It's the New Hampshire Primary
(c) 2004-06 Rand Careaga/salamander.eps
"1st in the Nation" with Corporate Controlled,
Secret Vote Counting
By Nancy Tobi
Introduction. The more things stay the same, the worse they smell
Tomorrow's New Hampshire primary represents a major turning point in the presidential primaries. We've got the rising star of Obama, the stunned Clinton camp, and the populist efforts of the fast moving Democrat, John Edwards, just off a 9% increase in the national polls. At this juncture, the Republican race is less compelling unless you happen to be John McCain or Mitt Romney.
Does Obama's highly favorable corporate media image stack up against reality? Is this the end of Hillary, or at least the beginning of the end? Can Edwards kick in the door with a strong showing and demand coverage? Will Ron Paul embarrass Giuliani by edging him out for fourth?
We'll never know for sure.
Why? It's been nearly eight years since the debacle of Florida and nearly six since the miracle Chambliss win against Cleland. Surely we have reliable, verifiable voting systems in place? It's been almost four years since the nationwide disaster of the 2004 election with irregularities still emerging.
Hasn't all this been fixed?
You'd think so. But, the answer is definitely no. Votes are still taken by voting machines produced by vendors highly sympathetic to the Republican Party. The machines are still off limits to those who want to examine how they operate and observe real vote counting. And good luck if your candidate loses and there's fraud or voting machine problems suspected.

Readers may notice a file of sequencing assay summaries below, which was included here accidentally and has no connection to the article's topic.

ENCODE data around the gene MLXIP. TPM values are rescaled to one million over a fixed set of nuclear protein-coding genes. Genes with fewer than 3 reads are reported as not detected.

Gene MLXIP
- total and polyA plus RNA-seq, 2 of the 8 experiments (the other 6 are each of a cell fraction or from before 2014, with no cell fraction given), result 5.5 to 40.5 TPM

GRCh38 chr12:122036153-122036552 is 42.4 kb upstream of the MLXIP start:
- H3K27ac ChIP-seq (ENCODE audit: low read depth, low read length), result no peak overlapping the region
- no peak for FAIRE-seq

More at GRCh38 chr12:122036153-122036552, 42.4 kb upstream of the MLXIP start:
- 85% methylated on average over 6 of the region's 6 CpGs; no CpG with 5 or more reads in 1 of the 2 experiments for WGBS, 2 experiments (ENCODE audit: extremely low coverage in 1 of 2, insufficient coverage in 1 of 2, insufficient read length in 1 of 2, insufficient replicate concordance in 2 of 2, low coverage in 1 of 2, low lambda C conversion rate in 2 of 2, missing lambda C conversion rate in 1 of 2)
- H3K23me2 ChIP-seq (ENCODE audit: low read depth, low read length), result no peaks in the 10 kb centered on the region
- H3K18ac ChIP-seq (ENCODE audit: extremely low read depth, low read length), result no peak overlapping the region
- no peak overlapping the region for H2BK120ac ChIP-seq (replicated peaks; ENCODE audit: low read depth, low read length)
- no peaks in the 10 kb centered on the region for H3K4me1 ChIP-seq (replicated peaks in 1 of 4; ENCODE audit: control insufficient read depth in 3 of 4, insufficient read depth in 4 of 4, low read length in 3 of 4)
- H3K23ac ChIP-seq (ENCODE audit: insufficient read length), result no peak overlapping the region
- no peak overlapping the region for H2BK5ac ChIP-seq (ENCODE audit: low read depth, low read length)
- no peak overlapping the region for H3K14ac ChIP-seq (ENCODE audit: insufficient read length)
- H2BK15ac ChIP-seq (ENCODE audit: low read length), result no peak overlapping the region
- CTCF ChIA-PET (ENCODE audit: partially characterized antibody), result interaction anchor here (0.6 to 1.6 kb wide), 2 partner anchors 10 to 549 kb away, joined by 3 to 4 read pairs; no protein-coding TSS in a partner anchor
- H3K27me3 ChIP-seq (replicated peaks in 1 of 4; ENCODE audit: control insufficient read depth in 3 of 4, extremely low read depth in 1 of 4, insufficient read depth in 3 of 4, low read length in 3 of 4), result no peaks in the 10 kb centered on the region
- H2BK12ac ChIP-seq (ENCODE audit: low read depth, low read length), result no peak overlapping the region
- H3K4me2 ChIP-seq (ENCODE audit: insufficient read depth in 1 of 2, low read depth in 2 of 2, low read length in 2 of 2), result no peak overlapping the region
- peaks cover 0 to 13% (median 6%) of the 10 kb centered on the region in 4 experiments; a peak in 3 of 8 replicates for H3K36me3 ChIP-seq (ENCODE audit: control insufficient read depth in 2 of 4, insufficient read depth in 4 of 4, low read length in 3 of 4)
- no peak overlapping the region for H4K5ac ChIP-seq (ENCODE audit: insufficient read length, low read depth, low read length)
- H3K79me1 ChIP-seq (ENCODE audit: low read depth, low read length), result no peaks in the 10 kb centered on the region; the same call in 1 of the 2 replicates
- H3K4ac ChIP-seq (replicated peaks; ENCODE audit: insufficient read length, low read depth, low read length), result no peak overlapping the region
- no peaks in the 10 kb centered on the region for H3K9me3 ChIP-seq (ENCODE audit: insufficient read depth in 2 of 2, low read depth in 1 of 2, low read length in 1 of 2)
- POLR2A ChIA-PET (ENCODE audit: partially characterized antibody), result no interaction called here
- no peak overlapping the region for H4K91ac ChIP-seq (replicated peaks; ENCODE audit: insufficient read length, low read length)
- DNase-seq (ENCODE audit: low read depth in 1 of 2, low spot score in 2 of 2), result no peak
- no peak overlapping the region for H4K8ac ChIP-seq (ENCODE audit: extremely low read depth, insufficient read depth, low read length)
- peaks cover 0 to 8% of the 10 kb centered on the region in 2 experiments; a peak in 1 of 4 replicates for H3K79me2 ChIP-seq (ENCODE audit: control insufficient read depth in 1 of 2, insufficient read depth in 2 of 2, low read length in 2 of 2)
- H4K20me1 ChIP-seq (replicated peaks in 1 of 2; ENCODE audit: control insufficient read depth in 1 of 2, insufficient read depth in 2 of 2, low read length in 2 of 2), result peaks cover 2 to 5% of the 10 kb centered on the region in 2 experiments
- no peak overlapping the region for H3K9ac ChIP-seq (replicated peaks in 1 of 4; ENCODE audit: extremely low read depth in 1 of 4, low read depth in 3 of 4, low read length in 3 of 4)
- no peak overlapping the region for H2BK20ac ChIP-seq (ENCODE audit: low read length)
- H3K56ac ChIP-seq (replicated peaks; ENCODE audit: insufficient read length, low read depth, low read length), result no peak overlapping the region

You're out of luck. You can't hire outside experts to look at the mission critical software in the optical scanners (Sec. 1.5). You'll have a great deal of difficulty examining the paper records with voter marked choices. Don't count on seeing any recounts either. Almost all the states have high hurdles before you can request and get one of these simple verification tools (See Appendix 2).
Even with a relatively accommodating state like New Hampshire, only candidates can request a recount, but recounts are almost unheard of in presidential primaries. Citizens are not allowed to request and get recounts in the "granite state."
We may have 'paper records' with the paper forms counted by New Hampshire's optical scan voting machines, all made by Diebold. We surely don't have access to those forms unless there's a recount. The presence of 'paper records' with optical scans means nothing if citizens can't examine them directly; if citizens can't request and get a recount quickly. It's all in the hands of the candidates and parties despite the fact that the election belongs to the citizens.
Here's voting rights activist Nancy Tobi with an incredibly succinct analysis of New Hampshire's primaries and the 81% of votes counted by Diebold optical scanners.
NH: First in the Nation with Corporate Controlled Secret Vote Counting